Measuring costs and quality of access to justice

The Hague Measuring Access to Justice Methodology is a new and standardised process for measuring the quality and the costs of procedures. 

It is based on research about what people value in a process and on how they evaluate outcomes. The method can be used for court procedures, ADR procedures, legislative processes and for any process in which two or more parties take decisions about conflicts or other issues.   

The methodology measures can be seen as a sophisticated client satisfaction survey specifically for the justice sector. It focuses on 7 dimensions of justice. These are based on empirical and theoretical justice research that shows that people distinguish the following types of justice:

  • Procedural justice (process control, voice, participation, neutrality)
  • Informational justice (knowing what they can expect in procedures
  • Interpersonal justice (respect, treatment with dignity)
  • Distributive justice (outcomes are distributed fairly on the base of contribution, needs or equality)
  • Restorative and retributive justice (rectifying harm, just deserts)
  • Pragmatic justice (effective to solve the problem, enforceable)
  • Transparency of outcomes (clear which criteria are used, explanation of reasons)

The method also measure the costs and effort people need to spend to obtain access to justice. This is done in 3 dimensions (monetary costs, opportunity costs and emotional costs). 

Preferably it is used the parties from all sides (claimants, defendants, other parties to the process). It is the most comprehensive, and objective way to establish whether justice is done in a decision making process available.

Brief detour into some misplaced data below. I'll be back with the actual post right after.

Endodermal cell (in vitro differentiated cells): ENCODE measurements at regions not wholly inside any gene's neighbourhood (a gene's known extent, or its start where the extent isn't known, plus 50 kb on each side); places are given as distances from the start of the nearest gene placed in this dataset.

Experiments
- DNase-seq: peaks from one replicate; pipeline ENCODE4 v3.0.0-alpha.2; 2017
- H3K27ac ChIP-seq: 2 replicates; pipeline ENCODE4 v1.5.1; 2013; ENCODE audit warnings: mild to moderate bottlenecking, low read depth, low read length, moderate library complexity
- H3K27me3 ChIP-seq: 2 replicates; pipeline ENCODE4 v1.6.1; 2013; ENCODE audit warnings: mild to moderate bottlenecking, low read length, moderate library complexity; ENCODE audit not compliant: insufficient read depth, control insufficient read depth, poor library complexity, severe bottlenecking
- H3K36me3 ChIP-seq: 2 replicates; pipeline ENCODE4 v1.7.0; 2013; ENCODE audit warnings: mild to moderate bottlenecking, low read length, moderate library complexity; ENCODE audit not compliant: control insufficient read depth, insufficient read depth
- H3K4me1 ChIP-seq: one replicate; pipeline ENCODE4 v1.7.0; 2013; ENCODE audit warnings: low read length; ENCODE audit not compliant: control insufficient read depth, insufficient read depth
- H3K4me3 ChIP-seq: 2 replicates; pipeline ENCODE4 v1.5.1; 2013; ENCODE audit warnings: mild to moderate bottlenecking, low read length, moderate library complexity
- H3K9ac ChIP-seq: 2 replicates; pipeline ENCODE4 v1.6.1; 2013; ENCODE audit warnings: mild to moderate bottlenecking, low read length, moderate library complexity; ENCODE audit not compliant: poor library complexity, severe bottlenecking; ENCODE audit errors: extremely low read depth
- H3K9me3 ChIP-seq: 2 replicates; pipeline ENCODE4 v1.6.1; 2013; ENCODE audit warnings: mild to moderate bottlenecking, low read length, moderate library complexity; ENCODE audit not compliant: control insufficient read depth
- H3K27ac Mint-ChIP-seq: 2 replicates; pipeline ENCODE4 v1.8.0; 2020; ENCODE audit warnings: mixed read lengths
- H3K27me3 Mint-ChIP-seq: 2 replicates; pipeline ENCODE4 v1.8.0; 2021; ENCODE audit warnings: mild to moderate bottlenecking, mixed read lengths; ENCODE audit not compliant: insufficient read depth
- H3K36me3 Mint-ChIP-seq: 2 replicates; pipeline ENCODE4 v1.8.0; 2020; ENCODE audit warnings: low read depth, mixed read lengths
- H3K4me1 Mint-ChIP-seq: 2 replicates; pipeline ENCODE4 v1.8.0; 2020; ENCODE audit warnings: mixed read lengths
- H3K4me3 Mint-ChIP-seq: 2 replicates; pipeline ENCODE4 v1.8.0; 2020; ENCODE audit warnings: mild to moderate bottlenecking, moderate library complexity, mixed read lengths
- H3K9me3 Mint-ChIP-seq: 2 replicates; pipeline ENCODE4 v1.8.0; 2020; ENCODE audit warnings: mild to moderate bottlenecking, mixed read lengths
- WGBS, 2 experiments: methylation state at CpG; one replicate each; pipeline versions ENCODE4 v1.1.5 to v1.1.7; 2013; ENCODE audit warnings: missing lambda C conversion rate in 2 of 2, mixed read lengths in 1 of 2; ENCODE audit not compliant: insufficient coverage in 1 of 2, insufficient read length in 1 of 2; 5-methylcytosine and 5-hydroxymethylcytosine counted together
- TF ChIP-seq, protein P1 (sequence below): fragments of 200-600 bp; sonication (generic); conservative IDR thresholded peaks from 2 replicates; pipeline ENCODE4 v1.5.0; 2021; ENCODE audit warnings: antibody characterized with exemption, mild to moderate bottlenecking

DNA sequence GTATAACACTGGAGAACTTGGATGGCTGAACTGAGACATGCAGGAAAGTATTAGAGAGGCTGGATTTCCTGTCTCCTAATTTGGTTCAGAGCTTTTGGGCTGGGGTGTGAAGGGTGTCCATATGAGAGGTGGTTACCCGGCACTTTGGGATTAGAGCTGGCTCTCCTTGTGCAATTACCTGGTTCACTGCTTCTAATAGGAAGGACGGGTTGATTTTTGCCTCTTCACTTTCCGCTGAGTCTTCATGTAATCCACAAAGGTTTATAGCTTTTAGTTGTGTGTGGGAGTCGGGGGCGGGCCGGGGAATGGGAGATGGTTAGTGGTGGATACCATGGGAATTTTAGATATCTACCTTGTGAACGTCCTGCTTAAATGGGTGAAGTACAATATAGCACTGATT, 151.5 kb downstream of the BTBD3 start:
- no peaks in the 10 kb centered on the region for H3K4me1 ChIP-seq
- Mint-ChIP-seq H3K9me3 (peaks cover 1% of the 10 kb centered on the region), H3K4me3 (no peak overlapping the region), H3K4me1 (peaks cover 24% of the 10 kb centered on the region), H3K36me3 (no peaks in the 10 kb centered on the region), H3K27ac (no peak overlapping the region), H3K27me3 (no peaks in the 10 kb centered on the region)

The methodology has been applied to evaluate or compare negotiation processes, mediation procedures and court proceedings in more than 20 countries. It can – with some adjustments – be applied across cultures and in different fields of law (criminal, private, administrative). Other areas of application could be peace-building processes (surveying different groups of negotiators or members of the relevant groups), transitional justice processes or even processes for (international) law making.

The methodology has been developed by Tisco (Tilburg University) and the Microjustice Initiative in 2007-2010 with funding and expert network support from HiiL, the City of The Hague and the Ministry of Economic Affairs, Innovation and Agriculture,

See for details, a handbook and examples of results of this measuring process. 

For more information and assistance with applying the methodology, see also the services pages on measuring and evaluation

Project details

Project leader: Dr. Martin Gramatikov & Prof. Maurits Barendrecht 
Duration: 2007 - 2010
Contact: Martin Gramatikov